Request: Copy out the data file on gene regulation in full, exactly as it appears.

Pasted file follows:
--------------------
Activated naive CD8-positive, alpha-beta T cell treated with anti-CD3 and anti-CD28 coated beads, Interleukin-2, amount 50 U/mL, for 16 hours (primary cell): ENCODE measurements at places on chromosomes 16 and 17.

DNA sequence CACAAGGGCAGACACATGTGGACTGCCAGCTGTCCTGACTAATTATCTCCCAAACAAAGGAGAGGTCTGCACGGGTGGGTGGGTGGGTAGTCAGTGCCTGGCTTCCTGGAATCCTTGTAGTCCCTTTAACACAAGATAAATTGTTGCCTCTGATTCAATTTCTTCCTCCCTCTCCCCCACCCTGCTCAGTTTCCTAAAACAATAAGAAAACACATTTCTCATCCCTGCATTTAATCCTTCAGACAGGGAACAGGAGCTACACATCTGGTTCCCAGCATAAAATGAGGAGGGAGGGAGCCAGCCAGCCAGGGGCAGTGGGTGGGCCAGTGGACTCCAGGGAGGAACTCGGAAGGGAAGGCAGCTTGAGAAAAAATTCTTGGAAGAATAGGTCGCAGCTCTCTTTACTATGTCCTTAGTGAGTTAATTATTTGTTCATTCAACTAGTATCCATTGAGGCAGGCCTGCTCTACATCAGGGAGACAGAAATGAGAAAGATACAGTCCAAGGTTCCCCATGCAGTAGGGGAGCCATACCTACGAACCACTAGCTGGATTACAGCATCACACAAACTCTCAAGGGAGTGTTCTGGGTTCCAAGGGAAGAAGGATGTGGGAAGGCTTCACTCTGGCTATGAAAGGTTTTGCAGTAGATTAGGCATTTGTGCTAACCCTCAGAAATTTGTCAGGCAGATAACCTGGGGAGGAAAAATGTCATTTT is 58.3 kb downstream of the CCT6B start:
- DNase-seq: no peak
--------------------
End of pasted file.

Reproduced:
Activated naive CD8-positive, alpha-beta T cell treated with anti-CD3 and anti-CD28 coated beads, Interleukin-2, amount 50 U/mL, for 16 hours (primary cell): ENCODE measurements at places on chromosomes 16 and 17.

DNA sequence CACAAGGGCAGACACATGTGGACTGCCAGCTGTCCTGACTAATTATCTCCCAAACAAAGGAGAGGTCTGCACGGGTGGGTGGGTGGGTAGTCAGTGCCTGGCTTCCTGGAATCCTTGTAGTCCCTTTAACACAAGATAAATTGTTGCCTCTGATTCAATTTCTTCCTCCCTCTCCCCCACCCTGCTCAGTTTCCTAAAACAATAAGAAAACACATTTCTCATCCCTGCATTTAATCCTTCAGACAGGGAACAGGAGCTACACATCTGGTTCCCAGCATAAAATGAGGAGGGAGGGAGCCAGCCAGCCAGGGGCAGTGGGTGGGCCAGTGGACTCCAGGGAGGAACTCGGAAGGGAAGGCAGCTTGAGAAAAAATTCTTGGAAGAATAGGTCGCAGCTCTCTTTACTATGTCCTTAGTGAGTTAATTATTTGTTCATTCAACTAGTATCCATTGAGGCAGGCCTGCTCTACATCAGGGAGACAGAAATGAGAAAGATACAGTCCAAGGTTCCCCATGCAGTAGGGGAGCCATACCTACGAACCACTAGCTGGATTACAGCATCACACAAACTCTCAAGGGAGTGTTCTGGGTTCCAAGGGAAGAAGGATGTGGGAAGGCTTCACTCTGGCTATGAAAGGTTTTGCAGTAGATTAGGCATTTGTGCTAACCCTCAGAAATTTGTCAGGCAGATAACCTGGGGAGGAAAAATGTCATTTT is 58.3 kb downstream of the CCT6B start:
- DNase-seq: no peak